Coaching an orchestra, living an opera

Posted: February 13, 2012 at 2:06 am


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The Irish Times - Monday, February 13, 2012

MICHAEL DERVAN

ON MY WAY to meet Antonio Pappano at the Royal Opera House in Covent Garden, where he’s been music director since 2002, I pass him in the street. A few minutes later, when we meet in his office, he is wolfing down breakfast. It isn’t his first breakfast, he tells me, but it is essential that he gets charged for the energy he is about to expend when he takes that morning’s rehearsal.

His energy is apparent at all times. He’s one of those talkers who can articulate the construction of a sentence a couple of times before settling on exactly what he’s going to say. The ideas sometimes come in a tumble. He’s soft-spoken, with a genuinely mid-Atlantic accent. He was born in England in 1959, a year after his family relocated from Italy, and when he was 13, his family moved again, to the US.

Conducting was never an ambition he nurtured. His father taught singing (as well as being in the restaurant business), and Pappano became a pianist, working in partnership with his father. “I was very happy playing the piano. My father was a voice teacher, I played for his students. For 12 years we were a team. And then I left the fold and went to work in different opera houses, as a repetiteur, as a musical assistant, pianist.” The pressure to conduct came from other people. “They saw in me the possibility that I could conduct, from the way I played the piano. Some friends, they brought me in front of the orchestra, and I did some concerts. I could conduct, one, two, three, four, but I was rubbish.”

He obviously wasn’t total rubbish. “I could communicate something, and I had a spark. So it was something I did every now and again. But then I realised I could almost coach the orchestra, and I came to it more willingly.”

There were a couple of important turning points. “The lightning bolt for me was in 1987 when I conducted Bohème for the very first time. I walked into the room for the staging rehearsals, and I started taking over the direction, telling the singers what to do, no, the acting was wrong, and this and that. I just saw that this is what I was meant to do. The theatre was so much a part of me. That was the moment I knew I had to conduct.”

But his bread and butter was still as a pianist; he was working as Daniel Barenboim’s assistant and was supposed to move to the Opéra de la Bastille in Paris, where Barenboim was to become music director in 1990. “There was some political turmoil, and he ended up not doing the job. So all of a sudden I found myself with my calendar open, and surprisingly it just got filled. Bang! Things came very, very quickly, and I started certain relationships that just flowered and blossomed. All of a sudden, I realised I can do this.”

It wasn’t all plain sailing. “I had a disastrous debut [in Covent Garden] in 1990, when I jumped in for Sir John Pritchard, who had recently passed away. It was a difficult situation for many reasons. There were many cast changes. I had come here too young, it was too soon. This happens. But all’s well that ends well. Twelve years later I became the music director. In those 12 years I was at Brussels as music director of the opera. I invested a lot of time in places where I was fixed, and in every sense, in creating musical families. Because I think that’s the environment I work best in.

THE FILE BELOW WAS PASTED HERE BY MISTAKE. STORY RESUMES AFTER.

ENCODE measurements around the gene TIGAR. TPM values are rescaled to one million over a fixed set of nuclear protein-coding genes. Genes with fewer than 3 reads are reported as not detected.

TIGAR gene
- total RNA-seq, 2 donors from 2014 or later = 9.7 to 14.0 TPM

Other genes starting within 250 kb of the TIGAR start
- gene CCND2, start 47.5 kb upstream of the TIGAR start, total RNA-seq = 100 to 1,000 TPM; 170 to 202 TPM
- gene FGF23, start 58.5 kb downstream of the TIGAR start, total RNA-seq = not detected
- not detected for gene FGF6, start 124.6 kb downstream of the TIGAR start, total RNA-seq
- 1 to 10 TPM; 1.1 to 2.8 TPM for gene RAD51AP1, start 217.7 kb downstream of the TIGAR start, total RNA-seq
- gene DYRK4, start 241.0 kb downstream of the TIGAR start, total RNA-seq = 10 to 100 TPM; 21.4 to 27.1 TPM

“In 1997 I did a recording with the London Symphony Orchestra which started a relationship which to this day is going on. We have a wonderful closeness. My continuing relationship with the LSO has to do with wanting to nurture and keep nurturing something that is a constant in my life. When I got the job in Italy with my Rome orchestra, the Orchestra of the Accademia di Santa Cecilia, about six years ago, there was a hiatus with the LSO. All of a sudden, I’d got into another marriage with this orchestra. And I’m here, in Covent Garden, too.

“The investment in time, and loyalty, and creating environments where people understand what it is you’re trying to do, is very, very important.

“Opera is a complete, very complex artform. When all the disciplines are put together and it works, there’s nothing like it. It’s fantastic. Also, how you communicate to the orchestra what they’re playing about – there is nothing opera musicians like more than having a clue as to why they’re playing the notes they’re playing. I love that relationship with them, trying to make the orchestra as theatrically aware as possible. And to sound different with every piece. That there’s not a house sound that you apply. They have to reinvent themselves all the time. That’s very important to me.

“In terms of the symphonic repertoire, it’s opened up a world to me. I had some experience before, but nothing like what I’m doing now. The broadening of my knowledge, and the possibilities in terms of expressing emotion without words has been important for me. The deeper experience is trying to say it without words.”

Key recordings 

Massenet: Werther . Angela Gheorghiu, Roberto Alagna, Thomas Hampson, LSO (EMI Classics)

Verdi: Requiem . Orchestra dell’Accademia Nazionale di Santa Cecilia (EMI Classics)

Mahler: Symphony No 6. Orchestra dell’Accademia Nazionale di Santa Cecilia (EMI Classics)

Antonio Pappano conducts the London Symphony Orchestra at the NCH on Monday. nch.ie

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Coaching an orchestra, living an opera

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February 13th, 2012 at 2:06 am

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